Mount Fuji discussed by UNESCO


UNESCO began discussions Friday in Phnom Penh on 30 sites nominated for World Heritage recognition, including Mount Fuji.

Sok An, Cambodian deputy prime minister and chair of the 37th World Heritage Committee meeting, announced the nominations list, which included sites in China, India and the Philippines.

Mount Fuji was 19th on the list, categorized as a cultural property.

As of Friday lunchtime, the Namib Sand Sea nominated by Namibia, the Mount Kenya-Lewa Wildlife Conservancy in Kenya and the Xinjiang Tianshan mountain range in China had been accepted, spokesman Ek Tha said.

Asked when Fuji would be discussed, a senior Cambodia official in charge of UNESCO affairs indicated the iconic mountain would probably come up Saturday afternoon or Sunday morning.

Mount Fuji would be Japan’s 17th World Heritage site if approved by the 21-member committee under the U.N. Educational, Scientific and Cultural Organization.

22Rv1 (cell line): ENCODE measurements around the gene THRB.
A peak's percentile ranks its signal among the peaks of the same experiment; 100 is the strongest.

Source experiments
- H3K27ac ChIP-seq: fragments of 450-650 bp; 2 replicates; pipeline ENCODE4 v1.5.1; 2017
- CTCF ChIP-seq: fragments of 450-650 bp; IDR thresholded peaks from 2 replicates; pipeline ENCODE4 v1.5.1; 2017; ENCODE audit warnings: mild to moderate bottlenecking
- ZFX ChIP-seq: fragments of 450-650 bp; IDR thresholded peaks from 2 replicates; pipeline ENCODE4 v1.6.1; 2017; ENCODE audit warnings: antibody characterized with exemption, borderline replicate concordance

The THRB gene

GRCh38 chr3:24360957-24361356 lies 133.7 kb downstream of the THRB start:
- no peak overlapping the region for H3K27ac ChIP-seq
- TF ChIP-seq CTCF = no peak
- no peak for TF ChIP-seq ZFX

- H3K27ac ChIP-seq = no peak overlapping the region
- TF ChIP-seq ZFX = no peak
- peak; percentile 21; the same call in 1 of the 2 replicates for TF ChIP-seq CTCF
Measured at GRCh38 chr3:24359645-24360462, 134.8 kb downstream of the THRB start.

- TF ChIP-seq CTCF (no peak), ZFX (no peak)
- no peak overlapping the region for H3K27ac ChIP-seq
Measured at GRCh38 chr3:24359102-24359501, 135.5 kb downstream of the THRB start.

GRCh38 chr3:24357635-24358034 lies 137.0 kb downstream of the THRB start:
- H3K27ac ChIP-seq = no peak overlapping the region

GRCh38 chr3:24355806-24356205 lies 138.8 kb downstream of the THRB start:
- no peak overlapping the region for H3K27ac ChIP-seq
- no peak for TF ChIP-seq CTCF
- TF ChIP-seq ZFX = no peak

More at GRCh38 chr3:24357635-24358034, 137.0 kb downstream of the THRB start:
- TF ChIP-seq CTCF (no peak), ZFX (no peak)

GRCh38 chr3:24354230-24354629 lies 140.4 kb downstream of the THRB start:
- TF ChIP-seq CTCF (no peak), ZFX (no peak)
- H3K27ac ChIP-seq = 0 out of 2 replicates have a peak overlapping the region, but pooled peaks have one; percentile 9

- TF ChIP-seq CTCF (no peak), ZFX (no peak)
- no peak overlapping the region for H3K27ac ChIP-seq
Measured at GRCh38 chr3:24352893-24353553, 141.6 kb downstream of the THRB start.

The meeting will run until next Thursday.

The government officially asked UNESCO in January 2012 to register Fuji, saying the 3,776-meter mountain has been viewed as a religious site and nurtured Japan’s culture.

The International Council on Monuments and Sites, a UNESCO advisory panel known as ICOMOS, recommended in April that Fuji be listed but said the Miho-no-Matsubara pine grove, which Japan had sought to include as part of the asset, must be excluded, citing its 45-km distance from the mountain.

The government initially sought to also register the ancient city Kamakura, Kanagawa Prefecture, on the list but decided earlier this month to drop the effort for now after ICOMOS gave it a negative review. If the Kamakura bid went ahead and failed, it could never be nominated again, a risk the government did not want to take.

The World Heritage Committee is examining properties around the globe for listing under natural, cultural or mixed natural and cultural categories.

Other sites nominated for the World Heritage list include the Great Himalayan National Park in India, Mount Etna in Italy, El Pinacate and Gran Desierto de Altar Biosphere Reserve in Mexico, Mount Hamiguitan Range Wildlife Sanctuary in the Philippines and the Tajik National Park in Tajikistan.

World Heritage now lists 962 cultural and natural properties that the committee considers as having outstanding universal value.

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